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Statutory Summary Suspension
A Statutory Summary Suspension is a driver’s license suspension. It typically occurs when a driver is arrested for driving under the influence (DUI) and fails a blood alcohol concentration test or illegal drug test. A driver’s blood alcohol concentration (BAC) must be .08 percent or higher to receive a Statutory Summary Suspension. A Statutory Summary Suspension will also occur if a driver refuses to take an alcohol or drug test. This suspension is automatic and separate from the criminal penalties that will follow a DUI conviction.
If a driver fails a drug or alcohol test, his or her driver’s license will be suspended. For first offenders, there is a mandatory suspension of six months. If the driver is not a first offender, there is a mandatory suspension of 12 months. For the purposes of statutory summary suspension, “first offender” means no DUI in the last five years. This is different from the definition of first offender in a criminal case.
If a driver refuses to take an alcohol or drug test at the police station, his or her license will be suspended. For first offenders, there is a mandatory suspension of 12 months. If the driver refuses a test and has had a previous alcohol offense in the past 5 years, there is a mandatory 36-month suspension.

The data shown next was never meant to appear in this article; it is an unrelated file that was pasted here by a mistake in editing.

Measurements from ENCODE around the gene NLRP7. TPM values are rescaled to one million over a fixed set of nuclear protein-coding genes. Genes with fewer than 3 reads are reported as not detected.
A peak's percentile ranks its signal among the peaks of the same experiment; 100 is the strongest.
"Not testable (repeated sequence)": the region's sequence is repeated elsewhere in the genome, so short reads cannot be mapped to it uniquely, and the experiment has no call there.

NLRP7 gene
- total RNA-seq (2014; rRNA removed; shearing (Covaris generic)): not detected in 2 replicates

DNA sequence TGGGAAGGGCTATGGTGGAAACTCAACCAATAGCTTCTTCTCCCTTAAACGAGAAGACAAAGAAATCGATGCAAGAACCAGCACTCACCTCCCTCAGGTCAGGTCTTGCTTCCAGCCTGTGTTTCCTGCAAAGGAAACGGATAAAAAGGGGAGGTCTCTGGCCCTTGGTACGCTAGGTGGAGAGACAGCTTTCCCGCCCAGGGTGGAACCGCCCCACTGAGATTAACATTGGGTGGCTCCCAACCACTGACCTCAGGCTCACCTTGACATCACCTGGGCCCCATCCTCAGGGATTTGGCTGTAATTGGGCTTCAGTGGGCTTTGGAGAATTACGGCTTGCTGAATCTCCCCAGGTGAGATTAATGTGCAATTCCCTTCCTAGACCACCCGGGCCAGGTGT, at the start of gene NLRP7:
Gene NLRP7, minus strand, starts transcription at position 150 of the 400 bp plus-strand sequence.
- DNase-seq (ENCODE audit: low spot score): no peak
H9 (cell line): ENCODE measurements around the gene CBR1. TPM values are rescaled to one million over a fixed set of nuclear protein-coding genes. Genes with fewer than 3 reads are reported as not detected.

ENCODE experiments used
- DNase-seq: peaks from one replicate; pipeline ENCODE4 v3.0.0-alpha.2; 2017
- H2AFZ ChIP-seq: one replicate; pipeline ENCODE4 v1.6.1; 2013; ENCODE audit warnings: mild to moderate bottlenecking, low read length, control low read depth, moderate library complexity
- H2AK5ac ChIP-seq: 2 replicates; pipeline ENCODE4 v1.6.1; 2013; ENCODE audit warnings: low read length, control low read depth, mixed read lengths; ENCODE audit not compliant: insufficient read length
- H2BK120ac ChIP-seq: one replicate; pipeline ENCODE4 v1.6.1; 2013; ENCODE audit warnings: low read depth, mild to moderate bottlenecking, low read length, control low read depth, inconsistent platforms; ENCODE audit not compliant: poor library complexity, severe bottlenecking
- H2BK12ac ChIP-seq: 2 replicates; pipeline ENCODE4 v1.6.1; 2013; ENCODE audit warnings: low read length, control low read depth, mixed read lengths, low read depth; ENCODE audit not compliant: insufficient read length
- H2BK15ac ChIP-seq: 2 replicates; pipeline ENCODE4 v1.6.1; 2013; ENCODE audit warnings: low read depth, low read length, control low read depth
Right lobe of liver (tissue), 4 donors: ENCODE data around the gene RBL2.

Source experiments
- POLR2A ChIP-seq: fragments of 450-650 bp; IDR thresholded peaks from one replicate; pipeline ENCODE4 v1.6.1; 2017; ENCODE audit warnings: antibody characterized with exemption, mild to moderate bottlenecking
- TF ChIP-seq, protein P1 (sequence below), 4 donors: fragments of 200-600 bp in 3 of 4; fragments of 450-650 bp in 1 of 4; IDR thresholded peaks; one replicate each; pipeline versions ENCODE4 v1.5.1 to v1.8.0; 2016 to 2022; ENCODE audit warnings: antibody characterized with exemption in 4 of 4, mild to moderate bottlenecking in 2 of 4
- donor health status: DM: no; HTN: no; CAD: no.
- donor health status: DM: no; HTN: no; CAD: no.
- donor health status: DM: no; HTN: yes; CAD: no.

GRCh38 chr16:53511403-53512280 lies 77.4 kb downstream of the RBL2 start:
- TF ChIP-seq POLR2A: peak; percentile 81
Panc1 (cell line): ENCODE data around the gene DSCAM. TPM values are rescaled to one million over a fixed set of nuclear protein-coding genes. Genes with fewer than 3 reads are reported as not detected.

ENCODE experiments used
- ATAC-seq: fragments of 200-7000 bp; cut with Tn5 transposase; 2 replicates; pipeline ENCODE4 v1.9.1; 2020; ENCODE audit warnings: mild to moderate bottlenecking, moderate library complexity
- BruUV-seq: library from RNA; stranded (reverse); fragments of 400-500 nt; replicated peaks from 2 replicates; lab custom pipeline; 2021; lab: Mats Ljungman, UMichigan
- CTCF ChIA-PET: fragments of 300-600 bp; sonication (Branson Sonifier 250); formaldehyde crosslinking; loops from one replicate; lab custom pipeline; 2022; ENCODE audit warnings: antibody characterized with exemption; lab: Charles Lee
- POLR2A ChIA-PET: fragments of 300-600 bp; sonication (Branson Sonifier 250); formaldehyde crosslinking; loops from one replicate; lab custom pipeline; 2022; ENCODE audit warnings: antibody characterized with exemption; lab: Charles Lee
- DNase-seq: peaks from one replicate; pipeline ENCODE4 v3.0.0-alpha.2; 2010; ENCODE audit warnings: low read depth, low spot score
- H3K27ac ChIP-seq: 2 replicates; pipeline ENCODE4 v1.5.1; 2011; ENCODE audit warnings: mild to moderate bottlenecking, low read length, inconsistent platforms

Statutory Summary Suspensions occur automatically 45 days after the notice of suspension. The suspension takes place even if the DUI is being challenged in court and does not substitute criminal penalties that may result from a DUI conviction. This means that after receiving a DUI, the driver can drive for 45 days before the Statutory Summary Suspension goes into effect.
For fist time offenders, there is an option available for driving during a suspension. What used to be called a Judicial Driving Permit (JDP) is now a Monitoring Device Driving Permit (MDDP). After 30 days of suspension, a driver may be eligible. It requires them to have a device installed in their car. This device, called a BAIID, checks a driver’s breath alcohol concentration before starting the ignition.
A driver with a commercial driver’s license (CDL) who receives a Statutory Summary Suspension for the first time will have his/her CDL privileges suspended for 12 months. If a CDL holder receives a second DUI, he/she will no longer be allowed to hold a CDL in Illinois.
Although everything we have written on this page is what the law is in Illinois, please note that there is no guarantee as to what will happen. A good Illinois traffic defense lawyer can often get the suspension terminated and allow you to fully keep your driving privileges or reduce the time during which you are suspended.
If you would like our help in finding an Illinois traffic attorney or if you have any questions please do not hesitate to contact us. All calls are free and confidential.